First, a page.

conclusory statements." Iqbal, 556 U.S. at 678. When determining whether dismissal
is appropriate, the Court conducts a two-part analysis. Fowler v. UPMC Shadyside,
578 F.3d 203, 210 (3d Cir. 2009). First, the factual and legal elements of a claim are
separated. /d. The Court must accept all of the Complaint's well-pleaded facts as true,
but may disregard any legal conclusions. /d. at 210-11.
Second, the Court must determine whether the facts alleged in the Complaint
are sufficient to show that the plaintiff has a "plausible claim for relief." Fowler, 578
F.3d at 211. In other words, the Complaint must do more than allege the plaintiff's
entitlement to relief; rather, it must "show" such an entitlement with its facts. /d. A
claim is facially plausible when its factual content allows the Court to draw a reasonable
inference that the defendant is liable for the misconduct alleged. See Iqbal, 556 U.S. at
678. The plausibility standard "asks for more than a sheer possibility that a defendant
has acted unlawfully." /d. "Where a complaint pleads facts that are 'merely consistent
with' a defendant's liability, it 'stops short of the line between possibility and plausibility
of 'entitlement to relief."' /d. (quoting Twombly, 550 U.S. at 570).
Plaintiff names as a defendant the Delaware Department of Correction. "Absent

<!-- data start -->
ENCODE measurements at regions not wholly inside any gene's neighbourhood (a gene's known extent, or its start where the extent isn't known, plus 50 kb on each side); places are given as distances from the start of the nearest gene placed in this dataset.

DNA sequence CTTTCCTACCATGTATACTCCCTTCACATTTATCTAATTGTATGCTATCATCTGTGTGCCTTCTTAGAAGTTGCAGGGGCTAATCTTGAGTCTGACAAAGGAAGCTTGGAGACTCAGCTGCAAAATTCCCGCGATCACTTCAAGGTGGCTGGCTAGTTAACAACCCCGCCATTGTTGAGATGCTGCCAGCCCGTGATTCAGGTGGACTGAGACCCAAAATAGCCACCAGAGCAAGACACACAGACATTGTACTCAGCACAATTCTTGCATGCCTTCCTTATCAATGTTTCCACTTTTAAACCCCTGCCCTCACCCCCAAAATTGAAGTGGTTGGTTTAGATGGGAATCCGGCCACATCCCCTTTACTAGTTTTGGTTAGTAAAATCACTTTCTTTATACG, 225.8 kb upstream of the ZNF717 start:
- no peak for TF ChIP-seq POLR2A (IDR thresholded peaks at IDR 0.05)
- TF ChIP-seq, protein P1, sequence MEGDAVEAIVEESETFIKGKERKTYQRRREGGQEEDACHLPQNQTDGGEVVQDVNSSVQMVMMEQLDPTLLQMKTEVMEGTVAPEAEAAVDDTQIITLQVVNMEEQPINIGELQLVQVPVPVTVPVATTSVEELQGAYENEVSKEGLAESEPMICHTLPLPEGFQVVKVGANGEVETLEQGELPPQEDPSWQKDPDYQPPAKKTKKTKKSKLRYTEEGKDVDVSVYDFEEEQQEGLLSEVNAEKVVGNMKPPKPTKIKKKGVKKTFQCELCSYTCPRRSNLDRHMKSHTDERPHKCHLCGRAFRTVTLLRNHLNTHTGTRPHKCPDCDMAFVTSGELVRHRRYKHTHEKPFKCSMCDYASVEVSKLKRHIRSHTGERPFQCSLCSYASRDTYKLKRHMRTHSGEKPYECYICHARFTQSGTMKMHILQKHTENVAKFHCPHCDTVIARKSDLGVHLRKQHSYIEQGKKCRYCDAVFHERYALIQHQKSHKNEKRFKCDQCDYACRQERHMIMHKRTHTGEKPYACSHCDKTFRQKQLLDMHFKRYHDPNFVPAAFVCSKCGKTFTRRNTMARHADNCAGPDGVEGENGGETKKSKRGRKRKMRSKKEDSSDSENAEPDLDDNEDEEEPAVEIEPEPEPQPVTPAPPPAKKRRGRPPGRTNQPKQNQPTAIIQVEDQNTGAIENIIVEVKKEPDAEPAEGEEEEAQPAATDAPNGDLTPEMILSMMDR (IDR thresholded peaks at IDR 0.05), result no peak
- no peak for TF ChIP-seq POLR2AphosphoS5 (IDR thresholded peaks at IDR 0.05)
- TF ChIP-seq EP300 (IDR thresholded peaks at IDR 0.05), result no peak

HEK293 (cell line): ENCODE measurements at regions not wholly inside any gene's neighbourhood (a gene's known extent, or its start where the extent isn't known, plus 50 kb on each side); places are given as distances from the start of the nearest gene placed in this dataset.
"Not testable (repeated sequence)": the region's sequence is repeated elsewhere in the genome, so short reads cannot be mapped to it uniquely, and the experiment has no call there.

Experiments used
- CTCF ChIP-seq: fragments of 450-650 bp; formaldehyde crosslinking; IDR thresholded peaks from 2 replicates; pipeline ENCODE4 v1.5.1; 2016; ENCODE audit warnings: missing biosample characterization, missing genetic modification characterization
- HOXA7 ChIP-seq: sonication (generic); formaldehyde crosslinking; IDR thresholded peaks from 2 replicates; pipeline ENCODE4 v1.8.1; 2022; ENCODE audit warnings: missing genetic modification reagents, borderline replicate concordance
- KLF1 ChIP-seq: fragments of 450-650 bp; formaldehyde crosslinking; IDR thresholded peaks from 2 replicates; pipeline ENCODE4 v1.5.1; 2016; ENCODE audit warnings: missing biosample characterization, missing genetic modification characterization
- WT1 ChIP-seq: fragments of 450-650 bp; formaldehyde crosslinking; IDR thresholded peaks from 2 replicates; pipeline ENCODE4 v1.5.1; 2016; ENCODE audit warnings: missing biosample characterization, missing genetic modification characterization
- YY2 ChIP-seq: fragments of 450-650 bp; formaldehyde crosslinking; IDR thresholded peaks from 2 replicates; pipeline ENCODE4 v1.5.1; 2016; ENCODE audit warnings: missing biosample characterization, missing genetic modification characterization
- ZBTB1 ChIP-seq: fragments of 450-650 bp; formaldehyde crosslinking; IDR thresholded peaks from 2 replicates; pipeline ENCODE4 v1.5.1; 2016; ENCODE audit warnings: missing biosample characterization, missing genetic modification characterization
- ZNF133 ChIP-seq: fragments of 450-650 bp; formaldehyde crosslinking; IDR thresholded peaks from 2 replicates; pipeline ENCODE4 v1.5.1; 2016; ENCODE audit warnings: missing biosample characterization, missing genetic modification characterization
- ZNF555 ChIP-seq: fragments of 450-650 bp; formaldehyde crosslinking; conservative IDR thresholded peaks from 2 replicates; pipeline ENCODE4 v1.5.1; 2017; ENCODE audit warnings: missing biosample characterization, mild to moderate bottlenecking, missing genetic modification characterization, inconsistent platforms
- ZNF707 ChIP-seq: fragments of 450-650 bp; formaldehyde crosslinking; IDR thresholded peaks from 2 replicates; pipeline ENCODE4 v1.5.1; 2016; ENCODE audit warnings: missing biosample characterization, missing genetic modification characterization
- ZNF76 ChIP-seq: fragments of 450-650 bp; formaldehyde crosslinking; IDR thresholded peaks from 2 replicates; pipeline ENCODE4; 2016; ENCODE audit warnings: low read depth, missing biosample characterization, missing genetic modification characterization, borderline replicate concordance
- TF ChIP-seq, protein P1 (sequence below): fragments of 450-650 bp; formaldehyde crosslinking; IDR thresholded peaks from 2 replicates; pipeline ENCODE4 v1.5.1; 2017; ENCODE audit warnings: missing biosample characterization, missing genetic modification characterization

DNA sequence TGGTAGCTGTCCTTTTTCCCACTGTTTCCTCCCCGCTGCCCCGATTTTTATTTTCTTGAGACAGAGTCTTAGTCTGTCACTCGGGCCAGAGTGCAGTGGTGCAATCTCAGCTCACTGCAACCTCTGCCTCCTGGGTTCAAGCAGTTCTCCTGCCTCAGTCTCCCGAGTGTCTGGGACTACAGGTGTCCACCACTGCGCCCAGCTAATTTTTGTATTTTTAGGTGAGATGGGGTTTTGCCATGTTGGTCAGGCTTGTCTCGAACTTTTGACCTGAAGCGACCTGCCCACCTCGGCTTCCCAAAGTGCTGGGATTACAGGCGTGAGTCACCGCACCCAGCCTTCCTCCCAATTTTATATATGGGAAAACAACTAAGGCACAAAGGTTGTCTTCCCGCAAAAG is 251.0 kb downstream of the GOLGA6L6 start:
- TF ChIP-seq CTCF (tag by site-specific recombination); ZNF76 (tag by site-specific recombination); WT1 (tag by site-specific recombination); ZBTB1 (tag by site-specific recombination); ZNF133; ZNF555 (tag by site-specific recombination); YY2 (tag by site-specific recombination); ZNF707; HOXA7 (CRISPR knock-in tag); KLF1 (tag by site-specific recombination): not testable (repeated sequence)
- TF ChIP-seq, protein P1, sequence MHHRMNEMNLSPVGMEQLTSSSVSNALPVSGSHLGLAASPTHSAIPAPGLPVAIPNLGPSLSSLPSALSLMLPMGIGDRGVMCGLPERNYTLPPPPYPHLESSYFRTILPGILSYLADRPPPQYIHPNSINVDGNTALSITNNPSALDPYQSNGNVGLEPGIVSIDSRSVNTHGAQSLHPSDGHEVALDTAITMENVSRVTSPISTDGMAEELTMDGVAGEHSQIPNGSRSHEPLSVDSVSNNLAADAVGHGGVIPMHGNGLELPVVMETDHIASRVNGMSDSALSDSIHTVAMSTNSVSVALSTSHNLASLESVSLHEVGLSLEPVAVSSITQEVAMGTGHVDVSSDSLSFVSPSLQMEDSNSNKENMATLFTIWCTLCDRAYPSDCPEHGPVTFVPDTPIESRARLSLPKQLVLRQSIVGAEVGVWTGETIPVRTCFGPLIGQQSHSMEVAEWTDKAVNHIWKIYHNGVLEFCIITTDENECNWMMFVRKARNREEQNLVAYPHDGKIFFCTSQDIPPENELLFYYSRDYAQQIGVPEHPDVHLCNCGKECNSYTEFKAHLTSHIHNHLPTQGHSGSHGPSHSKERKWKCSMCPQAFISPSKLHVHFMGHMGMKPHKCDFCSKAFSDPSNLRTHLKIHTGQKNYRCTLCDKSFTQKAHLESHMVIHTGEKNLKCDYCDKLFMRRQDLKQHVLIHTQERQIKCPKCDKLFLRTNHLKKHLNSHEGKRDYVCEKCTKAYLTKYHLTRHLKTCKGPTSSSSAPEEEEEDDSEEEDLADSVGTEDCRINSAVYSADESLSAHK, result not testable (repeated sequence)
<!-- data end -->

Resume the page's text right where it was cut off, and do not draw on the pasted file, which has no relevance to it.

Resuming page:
a state's consent, the eleventh amendment bars a civil rights suit in federal court that
names the state as a defendant." Laskaris v. Thornburgh, 661 F.2d 23, 25 (3d Cir.
1981 ). The State of Delaware has not waived its sovereign immunity under the
Eleventh Amendment. See Rodriguez v. Stevenson, 243 F. Supp. 2d 58, 63 (D. Del.
2002). In addition, the Eleventh Amendment limits federal judicial power to entertain
lawsuits against a State, and in the absence of congressional abrogation or consent, a
suit against a state agency is proscribed. See Pennhurst State School & Hasp. v.
Halderman, 465 U.S. 89, 98-100 (1984). Further, a state agency, such as the Delaware
Department of Correction, "is not a person" subject to claims under 42 U.S.C. § 1983.
See Will v. Mich. Dep't of State Police, 491 U.S. 58, 71 (1989). Accordingly, the
Delaware Department of Correction will be dismissed as a defendant as it is immune
from suit pursuant to 28 U.S.C. § 1915(e)(2)(B)(iii) and§ 1915A(b)(2).
Plaintiff has sued Warden Phelps under a respondeat superior theory because
he is the person "who is responsible [for] the care administered within his institution."
(D. I. 3, at 5). The Third Circuit has reiterated that a § 1983 claim cannot be premised